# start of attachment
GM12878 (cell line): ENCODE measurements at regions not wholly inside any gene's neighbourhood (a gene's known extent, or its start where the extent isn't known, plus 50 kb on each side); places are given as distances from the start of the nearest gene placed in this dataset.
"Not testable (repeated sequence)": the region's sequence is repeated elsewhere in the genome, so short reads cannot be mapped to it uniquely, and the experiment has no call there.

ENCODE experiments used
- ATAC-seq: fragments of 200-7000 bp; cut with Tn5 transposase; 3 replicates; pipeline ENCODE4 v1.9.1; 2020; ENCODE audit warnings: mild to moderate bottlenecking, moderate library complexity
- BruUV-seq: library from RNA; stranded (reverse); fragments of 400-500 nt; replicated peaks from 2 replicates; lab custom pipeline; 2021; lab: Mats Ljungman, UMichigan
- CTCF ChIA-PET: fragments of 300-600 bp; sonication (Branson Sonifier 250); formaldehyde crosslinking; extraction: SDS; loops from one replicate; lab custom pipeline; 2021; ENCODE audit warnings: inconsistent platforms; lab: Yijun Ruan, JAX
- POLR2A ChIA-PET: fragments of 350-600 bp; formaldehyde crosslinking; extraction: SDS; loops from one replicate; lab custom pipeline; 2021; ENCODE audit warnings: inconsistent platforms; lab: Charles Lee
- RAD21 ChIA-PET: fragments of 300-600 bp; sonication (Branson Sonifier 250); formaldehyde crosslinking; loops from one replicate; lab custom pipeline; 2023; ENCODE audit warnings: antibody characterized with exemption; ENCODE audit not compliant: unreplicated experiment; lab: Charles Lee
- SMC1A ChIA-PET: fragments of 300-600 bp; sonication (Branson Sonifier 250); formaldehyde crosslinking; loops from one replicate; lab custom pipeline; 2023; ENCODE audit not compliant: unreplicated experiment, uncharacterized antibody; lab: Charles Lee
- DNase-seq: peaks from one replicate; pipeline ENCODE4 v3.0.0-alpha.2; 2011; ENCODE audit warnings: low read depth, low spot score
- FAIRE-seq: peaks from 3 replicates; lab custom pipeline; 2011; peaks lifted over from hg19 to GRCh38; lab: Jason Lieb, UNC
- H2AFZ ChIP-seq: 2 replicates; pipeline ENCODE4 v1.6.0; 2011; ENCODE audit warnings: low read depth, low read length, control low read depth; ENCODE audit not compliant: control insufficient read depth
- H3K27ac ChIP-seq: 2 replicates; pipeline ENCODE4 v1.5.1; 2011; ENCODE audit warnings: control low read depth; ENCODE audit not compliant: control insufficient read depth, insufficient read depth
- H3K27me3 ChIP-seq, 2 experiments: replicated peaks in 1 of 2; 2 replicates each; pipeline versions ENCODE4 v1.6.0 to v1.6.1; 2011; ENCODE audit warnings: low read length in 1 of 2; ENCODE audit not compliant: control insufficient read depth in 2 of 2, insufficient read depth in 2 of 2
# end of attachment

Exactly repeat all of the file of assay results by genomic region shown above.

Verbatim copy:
GM12878 (cell line): ENCODE measurements at regions not wholly inside any gene's neighbourhood (a gene's known extent, or its start where the extent isn't known, plus 50 kb on each side); places are given as distances from the start of the nearest gene placed in this dataset.
"Not testable (repeated sequence)": the region's sequence is repeated elsewhere in the genome, so short reads cannot be mapped to it uniquely, and the experiment has no call there.

ENCODE experiments used
- ATAC-seq: fragments of 200-7000 bp; cut with Tn5 transposase; 3 replicates; pipeline ENCODE4 v1.9.1; 2020; ENCODE audit warnings: mild to moderate bottlenecking, moderate library complexity
- BruUV-seq: library from RNA; stranded (reverse); fragments of 400-500 nt; replicated peaks from 2 replicates; lab custom pipeline; 2021; lab: Mats Ljungman, UMichigan
- CTCF ChIA-PET: fragments of 300-600 bp; sonication (Branson Sonifier 250); formaldehyde crosslinking; extraction: SDS; loops from one replicate; lab custom pipeline; 2021; ENCODE audit warnings: inconsistent platforms; lab: Yijun Ruan, JAX
- POLR2A ChIA-PET: fragments of 350-600 bp; formaldehyde crosslinking; extraction: SDS; loops from one replicate; lab custom pipeline; 2021; ENCODE audit warnings: inconsistent platforms; lab: Charles Lee
- RAD21 ChIA-PET: fragments of 300-600 bp; sonication (Branson Sonifier 250); formaldehyde crosslinking; loops from one replicate; lab custom pipeline; 2023; ENCODE audit warnings: antibody characterized with exemption; ENCODE audit not compliant: unreplicated experiment; lab: Charles Lee
- SMC1A ChIA-PET: fragments of 300-600 bp; sonication (Branson Sonifier 250); formaldehyde crosslinking; loops from one replicate; lab custom pipeline; 2023; ENCODE audit not compliant: unreplicated experiment, uncharacterized antibody; lab: Charles Lee
- DNase-seq: peaks from one replicate; pipeline ENCODE4 v3.0.0-alpha.2; 2011; ENCODE audit warnings: low read depth, low spot score
- FAIRE-seq: peaks from 3 replicates; lab custom pipeline; 2011; peaks lifted over from hg19 to GRCh38; lab: Jason Lieb, UNC
- H2AFZ ChIP-seq: 2 replicates; pipeline ENCODE4 v1.6.0; 2011; ENCODE audit warnings: low read depth, low read length, control low read depth; ENCODE audit not compliant: control insufficient read depth
- H3K27ac ChIP-seq: 2 replicates; pipeline ENCODE4 v1.5.1; 2011; ENCODE audit warnings: control low read depth; ENCODE audit not compliant: control insufficient read depth, insufficient read depth
- H3K27me3 ChIP-seq, 2 experiments: replicated peaks in 1 of 2; 2 replicates each; pipeline versions ENCODE4 v1.6.0 to v1.6.1; 2011; ENCODE audit warnings: low read length in 1 of 2; ENCODE audit not compliant: control insufficient read depth in 2 of 2, insufficient read depth in 2 of 2